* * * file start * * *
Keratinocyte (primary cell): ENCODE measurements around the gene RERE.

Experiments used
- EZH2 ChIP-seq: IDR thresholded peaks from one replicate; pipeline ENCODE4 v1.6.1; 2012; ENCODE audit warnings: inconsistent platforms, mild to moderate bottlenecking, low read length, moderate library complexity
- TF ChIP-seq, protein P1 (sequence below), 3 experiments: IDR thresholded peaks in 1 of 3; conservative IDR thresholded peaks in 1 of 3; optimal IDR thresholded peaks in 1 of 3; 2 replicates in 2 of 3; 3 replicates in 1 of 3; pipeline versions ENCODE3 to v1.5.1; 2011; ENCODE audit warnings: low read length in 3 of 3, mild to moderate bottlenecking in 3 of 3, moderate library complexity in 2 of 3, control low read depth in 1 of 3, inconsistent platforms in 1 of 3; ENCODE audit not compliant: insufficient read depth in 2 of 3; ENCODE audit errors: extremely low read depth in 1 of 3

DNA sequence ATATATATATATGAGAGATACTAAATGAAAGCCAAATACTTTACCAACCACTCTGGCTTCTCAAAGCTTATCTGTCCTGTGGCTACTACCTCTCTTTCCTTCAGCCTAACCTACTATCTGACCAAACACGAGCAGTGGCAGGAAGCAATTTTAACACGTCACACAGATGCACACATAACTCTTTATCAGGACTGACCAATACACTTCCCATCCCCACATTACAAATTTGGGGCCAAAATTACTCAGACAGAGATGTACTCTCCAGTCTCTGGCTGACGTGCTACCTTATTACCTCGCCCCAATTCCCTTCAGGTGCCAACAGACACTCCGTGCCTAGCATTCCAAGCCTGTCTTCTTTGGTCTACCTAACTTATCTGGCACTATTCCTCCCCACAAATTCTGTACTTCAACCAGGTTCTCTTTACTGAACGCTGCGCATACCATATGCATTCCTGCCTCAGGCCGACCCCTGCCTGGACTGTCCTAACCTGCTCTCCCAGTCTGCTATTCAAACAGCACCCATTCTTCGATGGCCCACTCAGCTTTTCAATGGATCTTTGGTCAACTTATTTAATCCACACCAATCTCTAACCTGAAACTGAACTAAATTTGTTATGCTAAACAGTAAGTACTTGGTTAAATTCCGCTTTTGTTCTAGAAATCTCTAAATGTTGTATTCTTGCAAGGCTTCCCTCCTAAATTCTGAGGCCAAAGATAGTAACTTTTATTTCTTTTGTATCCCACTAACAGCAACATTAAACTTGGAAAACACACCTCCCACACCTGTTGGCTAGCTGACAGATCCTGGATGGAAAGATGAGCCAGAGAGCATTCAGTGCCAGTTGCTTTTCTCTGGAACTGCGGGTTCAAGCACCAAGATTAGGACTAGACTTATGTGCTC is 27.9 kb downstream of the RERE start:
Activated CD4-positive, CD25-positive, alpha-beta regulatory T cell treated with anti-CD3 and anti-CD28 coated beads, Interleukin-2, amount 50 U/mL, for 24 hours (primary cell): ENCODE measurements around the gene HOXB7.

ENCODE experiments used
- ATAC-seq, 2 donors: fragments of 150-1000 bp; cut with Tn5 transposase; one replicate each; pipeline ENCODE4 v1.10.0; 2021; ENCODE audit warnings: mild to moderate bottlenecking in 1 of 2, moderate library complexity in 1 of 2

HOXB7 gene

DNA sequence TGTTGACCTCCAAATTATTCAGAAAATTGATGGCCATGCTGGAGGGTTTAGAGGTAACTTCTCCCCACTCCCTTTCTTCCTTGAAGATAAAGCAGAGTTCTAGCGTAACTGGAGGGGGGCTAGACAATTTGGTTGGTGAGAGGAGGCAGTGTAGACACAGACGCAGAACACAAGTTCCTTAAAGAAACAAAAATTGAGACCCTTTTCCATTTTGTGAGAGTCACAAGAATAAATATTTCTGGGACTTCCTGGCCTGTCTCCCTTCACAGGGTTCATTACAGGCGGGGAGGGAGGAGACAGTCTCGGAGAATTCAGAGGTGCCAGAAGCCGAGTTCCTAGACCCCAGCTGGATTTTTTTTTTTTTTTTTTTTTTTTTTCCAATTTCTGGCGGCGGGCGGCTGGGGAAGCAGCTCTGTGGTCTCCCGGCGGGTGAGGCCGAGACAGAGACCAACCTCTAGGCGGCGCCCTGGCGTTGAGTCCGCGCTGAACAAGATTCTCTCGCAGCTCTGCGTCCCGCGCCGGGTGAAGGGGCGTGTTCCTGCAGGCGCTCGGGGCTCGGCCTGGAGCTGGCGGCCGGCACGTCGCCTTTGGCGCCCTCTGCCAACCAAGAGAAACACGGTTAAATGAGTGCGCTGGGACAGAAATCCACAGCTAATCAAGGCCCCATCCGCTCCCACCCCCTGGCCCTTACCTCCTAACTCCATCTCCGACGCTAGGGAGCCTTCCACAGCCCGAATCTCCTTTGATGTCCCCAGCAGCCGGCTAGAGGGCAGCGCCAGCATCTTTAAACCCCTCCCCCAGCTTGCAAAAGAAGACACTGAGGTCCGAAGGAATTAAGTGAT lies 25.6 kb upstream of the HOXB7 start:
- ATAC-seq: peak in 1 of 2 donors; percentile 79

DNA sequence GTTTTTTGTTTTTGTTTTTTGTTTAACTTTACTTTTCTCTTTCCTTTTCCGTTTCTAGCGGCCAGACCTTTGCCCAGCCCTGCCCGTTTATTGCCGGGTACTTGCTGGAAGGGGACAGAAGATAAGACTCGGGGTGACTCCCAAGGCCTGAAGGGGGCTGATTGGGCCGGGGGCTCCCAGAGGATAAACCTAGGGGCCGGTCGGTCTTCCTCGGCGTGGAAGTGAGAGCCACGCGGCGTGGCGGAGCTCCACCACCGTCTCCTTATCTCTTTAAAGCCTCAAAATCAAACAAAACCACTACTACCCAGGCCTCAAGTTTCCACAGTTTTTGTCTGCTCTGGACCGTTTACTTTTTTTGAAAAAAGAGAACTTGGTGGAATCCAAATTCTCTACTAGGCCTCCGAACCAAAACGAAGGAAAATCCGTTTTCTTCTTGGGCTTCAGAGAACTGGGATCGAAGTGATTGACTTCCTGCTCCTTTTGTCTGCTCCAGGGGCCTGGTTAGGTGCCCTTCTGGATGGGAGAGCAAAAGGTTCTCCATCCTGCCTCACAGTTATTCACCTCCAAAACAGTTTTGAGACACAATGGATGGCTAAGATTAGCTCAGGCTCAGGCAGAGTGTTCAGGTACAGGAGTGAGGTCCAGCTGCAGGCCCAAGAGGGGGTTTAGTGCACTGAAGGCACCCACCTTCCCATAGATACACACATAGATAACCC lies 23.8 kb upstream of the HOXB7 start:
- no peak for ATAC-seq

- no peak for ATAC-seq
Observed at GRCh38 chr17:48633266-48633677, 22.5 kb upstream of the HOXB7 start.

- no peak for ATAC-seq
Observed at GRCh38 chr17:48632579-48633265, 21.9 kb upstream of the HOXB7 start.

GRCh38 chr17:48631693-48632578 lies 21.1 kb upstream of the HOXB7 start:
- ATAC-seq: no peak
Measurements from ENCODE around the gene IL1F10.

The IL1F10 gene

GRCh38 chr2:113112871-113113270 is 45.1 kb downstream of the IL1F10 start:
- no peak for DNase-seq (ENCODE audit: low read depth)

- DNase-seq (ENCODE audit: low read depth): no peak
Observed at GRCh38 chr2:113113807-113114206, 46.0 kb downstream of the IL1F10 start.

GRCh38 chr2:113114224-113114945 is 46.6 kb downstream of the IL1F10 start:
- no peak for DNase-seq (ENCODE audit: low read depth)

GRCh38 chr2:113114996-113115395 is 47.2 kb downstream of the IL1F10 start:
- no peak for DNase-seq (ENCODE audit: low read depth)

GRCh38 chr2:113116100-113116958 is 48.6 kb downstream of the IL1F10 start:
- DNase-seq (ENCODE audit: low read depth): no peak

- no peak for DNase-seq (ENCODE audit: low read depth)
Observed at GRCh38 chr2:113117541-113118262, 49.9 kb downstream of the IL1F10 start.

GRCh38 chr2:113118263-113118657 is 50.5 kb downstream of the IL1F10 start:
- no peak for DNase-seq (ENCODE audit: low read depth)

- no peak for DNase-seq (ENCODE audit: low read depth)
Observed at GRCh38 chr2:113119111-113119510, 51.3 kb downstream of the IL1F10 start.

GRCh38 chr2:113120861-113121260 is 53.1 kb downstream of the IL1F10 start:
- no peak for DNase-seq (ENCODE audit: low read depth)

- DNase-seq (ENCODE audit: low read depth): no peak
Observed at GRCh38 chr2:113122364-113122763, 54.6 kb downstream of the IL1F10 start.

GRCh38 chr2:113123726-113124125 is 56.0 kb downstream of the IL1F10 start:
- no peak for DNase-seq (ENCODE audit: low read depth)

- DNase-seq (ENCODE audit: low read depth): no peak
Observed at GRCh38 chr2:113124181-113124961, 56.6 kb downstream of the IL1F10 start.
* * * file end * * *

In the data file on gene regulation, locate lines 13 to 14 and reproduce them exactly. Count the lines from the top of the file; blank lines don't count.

- no peak for ATAC-seq

- no peak for ATAC-seq